Yuan Dynasty — An Era of Semi-Anarchism
The Yuan Dynasty (1271 — 1368) was a unified imperial dynasty in the history of China, established by minority Mongols and characterized by a period of semi-anarchistic rule and extensive territorial holdings.
The Yuan Dynasty lasted for 97 years and was ruled by 11 emperors.
Underglaze Red (You Li Hong) Cup of Yuan — Hangzhou Museum (Photo by Dongmaiying)
Restoration Map of Yuan's Imperial Palace in Yuan Dadu
Yuan Dynasty Facts
The Yuan Empire had a vast territory and was divided into different provinces, which are still used in China today.
However, Yuan’s governance of most provinces was quite loose, which was believed to be half Anarchism.
Because of the Yuan’s loose governance and vast territory, international trade through the Silk Road during this era was relatively prosperous.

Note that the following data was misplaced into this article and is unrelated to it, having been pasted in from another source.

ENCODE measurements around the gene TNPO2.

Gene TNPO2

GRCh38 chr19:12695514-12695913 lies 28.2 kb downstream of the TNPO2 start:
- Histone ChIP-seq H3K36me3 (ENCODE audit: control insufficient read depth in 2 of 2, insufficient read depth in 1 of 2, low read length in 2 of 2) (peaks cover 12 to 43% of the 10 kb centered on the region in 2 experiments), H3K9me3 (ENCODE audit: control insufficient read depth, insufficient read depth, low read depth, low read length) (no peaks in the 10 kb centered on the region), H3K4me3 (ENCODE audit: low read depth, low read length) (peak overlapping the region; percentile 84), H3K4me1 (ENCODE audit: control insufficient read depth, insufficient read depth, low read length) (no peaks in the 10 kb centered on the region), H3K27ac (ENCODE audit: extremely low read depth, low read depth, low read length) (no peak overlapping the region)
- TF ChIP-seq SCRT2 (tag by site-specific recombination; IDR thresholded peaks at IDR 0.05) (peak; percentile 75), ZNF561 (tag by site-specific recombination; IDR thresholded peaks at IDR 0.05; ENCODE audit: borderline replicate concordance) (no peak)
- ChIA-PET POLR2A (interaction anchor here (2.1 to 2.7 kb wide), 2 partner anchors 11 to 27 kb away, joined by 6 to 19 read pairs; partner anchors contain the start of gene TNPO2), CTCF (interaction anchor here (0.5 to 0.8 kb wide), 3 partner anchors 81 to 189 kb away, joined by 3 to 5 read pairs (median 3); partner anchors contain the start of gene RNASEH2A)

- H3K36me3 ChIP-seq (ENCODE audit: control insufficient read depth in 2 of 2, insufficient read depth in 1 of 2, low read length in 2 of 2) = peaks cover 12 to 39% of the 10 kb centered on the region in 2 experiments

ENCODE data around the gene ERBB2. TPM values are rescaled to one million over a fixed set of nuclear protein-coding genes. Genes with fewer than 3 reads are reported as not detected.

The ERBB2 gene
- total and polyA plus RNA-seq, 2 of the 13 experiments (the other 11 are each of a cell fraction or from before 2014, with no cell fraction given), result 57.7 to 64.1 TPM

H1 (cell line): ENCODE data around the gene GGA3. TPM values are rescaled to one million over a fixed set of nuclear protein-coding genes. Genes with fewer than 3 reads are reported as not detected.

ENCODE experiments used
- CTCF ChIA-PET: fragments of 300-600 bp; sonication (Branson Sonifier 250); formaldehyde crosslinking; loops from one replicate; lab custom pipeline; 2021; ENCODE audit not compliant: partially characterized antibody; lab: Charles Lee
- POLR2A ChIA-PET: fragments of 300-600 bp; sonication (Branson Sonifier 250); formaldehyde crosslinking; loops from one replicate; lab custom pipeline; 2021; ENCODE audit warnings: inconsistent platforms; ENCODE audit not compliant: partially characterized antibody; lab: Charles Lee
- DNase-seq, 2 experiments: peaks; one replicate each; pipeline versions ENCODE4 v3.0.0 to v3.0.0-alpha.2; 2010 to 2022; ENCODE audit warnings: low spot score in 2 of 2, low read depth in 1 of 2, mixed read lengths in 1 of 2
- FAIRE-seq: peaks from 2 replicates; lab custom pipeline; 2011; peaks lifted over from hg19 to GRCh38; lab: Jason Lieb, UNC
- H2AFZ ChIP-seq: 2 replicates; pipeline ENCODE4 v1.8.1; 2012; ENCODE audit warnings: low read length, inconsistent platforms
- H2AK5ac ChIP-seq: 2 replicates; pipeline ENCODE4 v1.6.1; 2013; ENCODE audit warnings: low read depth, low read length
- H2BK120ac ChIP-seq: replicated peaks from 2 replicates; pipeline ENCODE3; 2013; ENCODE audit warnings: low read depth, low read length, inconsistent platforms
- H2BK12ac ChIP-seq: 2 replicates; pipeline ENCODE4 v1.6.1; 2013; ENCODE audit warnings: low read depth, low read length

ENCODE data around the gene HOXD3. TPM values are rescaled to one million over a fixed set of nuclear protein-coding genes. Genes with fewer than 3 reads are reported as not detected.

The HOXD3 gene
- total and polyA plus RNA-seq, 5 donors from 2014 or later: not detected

Many religions, products, and technology were disseminated freely into the Yuan Empire, and paper money was issued and widely used.
Stone Rubbing Recording International Trade Activities of A Merchant of Yuan — National Museum of China
Yuan only held the Imperial Examination 13 times, while their ruling classes returned to the Aristocracy.
Qu, a type of classical poetry form, was quite famous and well-developed during the Yuan era, which is respected as a significant cultural achievement of the Yuan.
Dwelling in the Mountains (Shan Ju Tu), By Artist Qian Xuan (1239 — 1299) of Yuan — The Palace Museum
Brief History of the Rise and Fall of the Yuan Dynasty